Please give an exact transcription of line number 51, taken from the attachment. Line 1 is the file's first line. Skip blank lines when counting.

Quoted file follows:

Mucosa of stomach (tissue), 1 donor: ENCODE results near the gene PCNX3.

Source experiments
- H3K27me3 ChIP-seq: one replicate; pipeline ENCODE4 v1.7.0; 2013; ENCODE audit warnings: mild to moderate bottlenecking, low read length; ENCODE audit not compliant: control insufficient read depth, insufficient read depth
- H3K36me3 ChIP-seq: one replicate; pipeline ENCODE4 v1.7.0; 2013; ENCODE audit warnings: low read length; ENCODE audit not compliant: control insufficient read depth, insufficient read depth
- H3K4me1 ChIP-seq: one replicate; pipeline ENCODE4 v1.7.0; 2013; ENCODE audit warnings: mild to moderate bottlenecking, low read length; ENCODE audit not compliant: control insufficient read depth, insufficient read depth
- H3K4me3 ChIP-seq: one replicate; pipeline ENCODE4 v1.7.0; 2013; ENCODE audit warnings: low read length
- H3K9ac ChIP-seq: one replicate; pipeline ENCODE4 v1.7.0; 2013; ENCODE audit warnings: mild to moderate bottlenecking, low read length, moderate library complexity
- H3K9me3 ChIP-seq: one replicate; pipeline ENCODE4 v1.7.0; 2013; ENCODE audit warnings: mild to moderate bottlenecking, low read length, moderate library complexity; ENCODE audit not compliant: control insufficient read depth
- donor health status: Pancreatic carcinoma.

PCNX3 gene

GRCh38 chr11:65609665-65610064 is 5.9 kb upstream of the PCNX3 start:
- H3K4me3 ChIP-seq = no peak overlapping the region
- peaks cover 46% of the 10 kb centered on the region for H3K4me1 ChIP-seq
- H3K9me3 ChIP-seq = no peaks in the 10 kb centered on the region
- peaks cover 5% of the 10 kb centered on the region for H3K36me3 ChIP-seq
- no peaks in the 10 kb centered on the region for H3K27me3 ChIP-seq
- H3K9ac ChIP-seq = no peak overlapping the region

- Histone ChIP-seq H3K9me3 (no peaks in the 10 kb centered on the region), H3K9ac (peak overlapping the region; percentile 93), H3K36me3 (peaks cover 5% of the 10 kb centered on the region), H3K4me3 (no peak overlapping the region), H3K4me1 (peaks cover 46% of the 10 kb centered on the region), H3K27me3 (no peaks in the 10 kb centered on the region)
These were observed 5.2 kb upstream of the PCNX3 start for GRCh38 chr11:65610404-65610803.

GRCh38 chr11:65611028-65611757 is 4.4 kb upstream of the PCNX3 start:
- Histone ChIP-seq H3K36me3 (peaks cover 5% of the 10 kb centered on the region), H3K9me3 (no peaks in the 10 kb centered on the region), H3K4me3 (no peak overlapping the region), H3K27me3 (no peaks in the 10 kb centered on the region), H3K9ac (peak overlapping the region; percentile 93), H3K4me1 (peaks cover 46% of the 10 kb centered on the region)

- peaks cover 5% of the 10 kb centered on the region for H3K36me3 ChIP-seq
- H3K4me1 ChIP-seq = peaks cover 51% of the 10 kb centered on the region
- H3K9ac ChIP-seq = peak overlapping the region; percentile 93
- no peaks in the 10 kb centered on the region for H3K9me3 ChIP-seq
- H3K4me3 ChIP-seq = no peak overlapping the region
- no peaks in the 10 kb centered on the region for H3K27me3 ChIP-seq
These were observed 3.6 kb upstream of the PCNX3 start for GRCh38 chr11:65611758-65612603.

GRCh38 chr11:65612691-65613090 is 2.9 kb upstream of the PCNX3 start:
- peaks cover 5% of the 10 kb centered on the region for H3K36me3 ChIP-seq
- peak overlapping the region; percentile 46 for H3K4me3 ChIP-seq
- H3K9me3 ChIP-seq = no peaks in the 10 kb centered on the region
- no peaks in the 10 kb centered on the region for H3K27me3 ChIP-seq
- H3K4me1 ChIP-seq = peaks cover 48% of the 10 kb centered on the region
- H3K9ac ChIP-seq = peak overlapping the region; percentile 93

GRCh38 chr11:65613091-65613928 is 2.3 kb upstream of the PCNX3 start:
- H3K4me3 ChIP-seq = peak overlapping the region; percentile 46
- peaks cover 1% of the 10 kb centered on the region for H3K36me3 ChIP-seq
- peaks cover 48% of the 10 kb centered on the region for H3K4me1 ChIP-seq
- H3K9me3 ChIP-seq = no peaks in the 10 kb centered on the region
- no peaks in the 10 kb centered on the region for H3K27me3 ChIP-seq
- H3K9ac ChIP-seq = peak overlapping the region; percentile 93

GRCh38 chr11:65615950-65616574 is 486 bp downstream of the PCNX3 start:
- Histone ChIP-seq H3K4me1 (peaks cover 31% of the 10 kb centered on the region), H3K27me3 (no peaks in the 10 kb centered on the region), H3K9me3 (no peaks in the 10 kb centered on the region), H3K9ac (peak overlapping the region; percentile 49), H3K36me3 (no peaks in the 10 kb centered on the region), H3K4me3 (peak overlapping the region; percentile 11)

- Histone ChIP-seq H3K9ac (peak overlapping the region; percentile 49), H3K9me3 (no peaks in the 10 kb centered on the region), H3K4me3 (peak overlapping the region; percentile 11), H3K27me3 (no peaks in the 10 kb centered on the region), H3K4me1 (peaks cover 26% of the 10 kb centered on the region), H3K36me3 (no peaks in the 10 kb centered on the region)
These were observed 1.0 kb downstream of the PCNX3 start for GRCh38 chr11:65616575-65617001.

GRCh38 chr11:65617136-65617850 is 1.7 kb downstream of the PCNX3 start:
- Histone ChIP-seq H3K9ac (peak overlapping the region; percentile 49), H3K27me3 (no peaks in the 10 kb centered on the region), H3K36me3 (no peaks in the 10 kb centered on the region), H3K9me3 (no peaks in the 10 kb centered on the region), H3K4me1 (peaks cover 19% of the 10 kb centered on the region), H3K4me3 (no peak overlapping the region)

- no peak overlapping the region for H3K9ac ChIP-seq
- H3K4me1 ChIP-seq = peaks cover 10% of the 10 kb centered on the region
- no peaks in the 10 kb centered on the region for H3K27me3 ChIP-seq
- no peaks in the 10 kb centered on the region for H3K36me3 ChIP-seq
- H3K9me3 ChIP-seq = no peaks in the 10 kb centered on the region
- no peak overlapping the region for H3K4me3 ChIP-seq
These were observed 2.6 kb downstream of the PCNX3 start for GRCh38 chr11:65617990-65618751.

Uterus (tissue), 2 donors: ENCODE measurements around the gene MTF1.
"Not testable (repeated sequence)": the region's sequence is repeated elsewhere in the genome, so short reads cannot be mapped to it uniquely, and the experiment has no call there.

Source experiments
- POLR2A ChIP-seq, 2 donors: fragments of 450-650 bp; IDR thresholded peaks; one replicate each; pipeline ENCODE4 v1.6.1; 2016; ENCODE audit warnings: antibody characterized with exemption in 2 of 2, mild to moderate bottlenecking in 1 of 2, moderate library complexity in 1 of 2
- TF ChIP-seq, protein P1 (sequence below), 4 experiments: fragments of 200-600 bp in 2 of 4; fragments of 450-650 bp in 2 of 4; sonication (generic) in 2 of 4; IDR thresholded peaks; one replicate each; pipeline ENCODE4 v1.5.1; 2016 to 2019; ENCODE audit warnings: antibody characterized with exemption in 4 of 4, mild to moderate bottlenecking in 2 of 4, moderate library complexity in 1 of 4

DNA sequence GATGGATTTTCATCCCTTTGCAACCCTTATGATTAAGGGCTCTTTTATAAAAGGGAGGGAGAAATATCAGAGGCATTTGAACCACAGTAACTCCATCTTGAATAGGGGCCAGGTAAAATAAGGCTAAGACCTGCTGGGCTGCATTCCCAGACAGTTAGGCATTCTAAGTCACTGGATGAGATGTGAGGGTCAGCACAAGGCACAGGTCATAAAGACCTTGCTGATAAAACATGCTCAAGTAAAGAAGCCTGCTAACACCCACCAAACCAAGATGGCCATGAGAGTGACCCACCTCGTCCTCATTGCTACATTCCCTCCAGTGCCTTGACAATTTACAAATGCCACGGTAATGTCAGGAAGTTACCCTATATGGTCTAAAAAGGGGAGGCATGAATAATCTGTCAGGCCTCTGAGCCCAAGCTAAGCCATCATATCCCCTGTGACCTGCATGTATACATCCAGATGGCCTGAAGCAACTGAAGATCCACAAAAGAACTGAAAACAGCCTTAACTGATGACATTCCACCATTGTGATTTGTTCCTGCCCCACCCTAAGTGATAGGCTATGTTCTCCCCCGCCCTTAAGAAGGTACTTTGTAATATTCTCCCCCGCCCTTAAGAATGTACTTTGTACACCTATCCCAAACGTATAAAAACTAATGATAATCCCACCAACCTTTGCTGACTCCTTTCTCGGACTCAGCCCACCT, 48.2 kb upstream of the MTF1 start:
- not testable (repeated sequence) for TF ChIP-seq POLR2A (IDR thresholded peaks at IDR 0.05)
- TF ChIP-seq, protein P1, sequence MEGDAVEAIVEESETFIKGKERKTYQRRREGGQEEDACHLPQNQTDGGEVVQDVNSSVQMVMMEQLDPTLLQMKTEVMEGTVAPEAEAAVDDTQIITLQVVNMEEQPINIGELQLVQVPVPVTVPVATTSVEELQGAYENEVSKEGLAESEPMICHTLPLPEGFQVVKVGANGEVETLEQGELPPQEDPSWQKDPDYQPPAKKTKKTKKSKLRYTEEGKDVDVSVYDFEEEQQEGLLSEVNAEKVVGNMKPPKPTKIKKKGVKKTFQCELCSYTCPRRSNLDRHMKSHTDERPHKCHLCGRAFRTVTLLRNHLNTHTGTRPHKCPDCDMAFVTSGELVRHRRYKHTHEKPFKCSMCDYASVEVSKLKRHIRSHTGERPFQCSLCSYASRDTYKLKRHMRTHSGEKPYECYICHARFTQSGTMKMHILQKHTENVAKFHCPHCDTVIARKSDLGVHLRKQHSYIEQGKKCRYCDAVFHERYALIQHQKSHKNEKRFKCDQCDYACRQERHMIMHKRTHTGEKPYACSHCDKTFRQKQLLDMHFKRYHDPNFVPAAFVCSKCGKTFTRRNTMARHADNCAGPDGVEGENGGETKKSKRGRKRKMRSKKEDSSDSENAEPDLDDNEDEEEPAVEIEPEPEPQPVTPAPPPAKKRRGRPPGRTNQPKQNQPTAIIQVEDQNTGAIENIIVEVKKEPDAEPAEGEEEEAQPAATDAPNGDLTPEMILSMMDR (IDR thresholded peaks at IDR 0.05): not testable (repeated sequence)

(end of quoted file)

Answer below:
- no peaks in the 10 kb centered on the region for H3K27me3 ChIP-seq